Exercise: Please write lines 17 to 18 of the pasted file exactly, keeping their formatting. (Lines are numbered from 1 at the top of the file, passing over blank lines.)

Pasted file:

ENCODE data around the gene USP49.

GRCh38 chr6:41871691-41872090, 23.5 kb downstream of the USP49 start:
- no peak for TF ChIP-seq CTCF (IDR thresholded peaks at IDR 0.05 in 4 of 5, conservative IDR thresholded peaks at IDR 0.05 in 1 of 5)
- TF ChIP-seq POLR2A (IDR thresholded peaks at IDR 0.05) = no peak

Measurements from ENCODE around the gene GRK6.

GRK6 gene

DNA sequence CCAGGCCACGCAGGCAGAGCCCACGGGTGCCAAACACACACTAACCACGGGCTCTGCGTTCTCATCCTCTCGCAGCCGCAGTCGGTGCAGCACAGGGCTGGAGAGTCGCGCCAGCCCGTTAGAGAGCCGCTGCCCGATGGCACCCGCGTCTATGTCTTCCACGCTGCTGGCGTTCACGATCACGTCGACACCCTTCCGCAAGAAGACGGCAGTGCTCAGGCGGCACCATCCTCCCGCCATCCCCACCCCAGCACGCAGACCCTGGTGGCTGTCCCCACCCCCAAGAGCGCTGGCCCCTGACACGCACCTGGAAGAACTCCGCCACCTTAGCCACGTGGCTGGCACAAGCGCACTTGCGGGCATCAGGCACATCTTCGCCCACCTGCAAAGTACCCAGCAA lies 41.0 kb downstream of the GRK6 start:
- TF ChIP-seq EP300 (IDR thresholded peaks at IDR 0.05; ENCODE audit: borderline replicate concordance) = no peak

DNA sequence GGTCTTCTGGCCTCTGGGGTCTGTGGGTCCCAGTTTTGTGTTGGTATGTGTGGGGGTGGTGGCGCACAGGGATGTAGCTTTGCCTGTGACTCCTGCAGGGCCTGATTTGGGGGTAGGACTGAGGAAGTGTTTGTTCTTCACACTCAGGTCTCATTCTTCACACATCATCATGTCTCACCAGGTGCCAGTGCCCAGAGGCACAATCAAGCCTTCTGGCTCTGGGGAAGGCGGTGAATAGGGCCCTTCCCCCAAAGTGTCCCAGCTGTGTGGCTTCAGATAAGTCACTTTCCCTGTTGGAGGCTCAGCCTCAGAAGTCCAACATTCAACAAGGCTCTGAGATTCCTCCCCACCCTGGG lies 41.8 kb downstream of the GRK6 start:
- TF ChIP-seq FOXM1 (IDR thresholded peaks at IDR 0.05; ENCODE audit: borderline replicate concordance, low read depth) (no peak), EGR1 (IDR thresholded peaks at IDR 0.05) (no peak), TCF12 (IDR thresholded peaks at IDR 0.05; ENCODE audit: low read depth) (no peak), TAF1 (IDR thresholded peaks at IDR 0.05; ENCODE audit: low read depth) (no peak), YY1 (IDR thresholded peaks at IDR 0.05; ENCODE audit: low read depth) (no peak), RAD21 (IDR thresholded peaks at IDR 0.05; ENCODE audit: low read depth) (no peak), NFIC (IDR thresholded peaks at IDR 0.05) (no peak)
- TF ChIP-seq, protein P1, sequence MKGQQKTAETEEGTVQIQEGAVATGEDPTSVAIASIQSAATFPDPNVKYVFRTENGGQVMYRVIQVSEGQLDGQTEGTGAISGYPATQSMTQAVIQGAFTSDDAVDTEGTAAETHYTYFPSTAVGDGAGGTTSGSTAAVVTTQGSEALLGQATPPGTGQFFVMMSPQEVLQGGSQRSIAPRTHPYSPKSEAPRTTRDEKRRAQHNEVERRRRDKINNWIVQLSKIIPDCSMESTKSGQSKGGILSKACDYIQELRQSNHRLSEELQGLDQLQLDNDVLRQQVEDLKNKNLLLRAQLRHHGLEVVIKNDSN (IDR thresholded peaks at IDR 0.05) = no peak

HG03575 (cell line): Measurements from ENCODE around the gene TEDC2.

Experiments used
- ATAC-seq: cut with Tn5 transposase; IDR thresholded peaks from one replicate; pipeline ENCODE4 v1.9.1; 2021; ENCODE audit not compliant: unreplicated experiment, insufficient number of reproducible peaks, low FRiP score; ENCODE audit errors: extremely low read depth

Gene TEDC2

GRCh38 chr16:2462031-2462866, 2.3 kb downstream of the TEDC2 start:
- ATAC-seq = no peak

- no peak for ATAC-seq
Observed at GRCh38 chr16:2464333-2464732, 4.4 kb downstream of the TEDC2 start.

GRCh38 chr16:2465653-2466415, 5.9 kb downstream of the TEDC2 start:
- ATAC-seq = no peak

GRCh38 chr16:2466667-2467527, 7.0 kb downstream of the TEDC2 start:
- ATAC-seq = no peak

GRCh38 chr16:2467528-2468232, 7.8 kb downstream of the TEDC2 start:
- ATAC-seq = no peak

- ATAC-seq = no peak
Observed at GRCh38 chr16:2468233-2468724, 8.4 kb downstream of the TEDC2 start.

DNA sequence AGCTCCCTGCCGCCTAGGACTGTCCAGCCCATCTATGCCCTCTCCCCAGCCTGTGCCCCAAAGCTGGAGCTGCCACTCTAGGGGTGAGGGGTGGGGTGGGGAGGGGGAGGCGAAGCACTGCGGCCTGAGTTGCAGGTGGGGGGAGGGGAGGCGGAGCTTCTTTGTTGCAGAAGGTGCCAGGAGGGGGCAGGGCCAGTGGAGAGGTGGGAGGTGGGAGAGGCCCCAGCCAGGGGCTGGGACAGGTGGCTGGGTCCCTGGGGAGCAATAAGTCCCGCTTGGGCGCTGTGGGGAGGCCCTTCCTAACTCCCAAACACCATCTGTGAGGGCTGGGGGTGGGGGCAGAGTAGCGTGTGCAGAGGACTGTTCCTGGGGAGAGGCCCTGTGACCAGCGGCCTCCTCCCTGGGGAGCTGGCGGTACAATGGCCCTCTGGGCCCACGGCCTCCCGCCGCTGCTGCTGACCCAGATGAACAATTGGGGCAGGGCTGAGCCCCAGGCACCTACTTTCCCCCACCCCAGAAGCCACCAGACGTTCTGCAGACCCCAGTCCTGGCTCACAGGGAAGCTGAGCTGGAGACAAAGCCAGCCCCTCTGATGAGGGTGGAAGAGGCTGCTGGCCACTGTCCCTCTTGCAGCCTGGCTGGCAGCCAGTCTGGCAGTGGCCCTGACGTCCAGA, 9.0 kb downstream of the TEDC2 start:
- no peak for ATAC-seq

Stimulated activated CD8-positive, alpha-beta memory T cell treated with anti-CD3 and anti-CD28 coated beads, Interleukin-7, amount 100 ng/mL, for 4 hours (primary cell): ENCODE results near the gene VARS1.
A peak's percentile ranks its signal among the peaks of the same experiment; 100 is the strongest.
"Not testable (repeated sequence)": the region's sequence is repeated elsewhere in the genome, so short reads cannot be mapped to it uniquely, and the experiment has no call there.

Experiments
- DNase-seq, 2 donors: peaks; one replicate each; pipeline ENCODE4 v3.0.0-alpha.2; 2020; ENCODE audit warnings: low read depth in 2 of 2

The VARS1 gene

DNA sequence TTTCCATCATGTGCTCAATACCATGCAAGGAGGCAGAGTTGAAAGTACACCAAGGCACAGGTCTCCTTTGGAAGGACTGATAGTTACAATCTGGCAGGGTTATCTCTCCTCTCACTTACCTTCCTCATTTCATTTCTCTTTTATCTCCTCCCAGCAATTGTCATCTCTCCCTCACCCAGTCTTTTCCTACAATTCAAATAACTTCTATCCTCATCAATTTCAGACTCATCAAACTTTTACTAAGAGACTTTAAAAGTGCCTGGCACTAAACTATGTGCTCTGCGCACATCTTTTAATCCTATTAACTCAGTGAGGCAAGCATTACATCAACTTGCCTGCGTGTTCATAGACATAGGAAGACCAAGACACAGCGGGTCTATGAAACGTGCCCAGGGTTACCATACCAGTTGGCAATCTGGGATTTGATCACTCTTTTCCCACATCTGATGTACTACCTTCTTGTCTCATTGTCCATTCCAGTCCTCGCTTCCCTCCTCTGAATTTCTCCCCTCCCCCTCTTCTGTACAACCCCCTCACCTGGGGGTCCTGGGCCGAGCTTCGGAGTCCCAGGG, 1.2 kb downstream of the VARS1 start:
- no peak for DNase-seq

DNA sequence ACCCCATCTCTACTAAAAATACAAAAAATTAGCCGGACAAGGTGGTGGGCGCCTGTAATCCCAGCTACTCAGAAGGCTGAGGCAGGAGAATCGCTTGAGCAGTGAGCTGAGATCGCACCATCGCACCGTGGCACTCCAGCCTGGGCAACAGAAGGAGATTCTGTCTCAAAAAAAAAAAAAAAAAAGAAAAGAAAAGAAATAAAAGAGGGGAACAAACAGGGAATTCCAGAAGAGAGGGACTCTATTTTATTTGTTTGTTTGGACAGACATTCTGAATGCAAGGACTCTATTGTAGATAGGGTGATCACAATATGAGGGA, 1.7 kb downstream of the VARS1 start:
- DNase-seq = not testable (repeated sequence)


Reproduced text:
- ATAC-seq = no peak

- no peak for ATAC-seq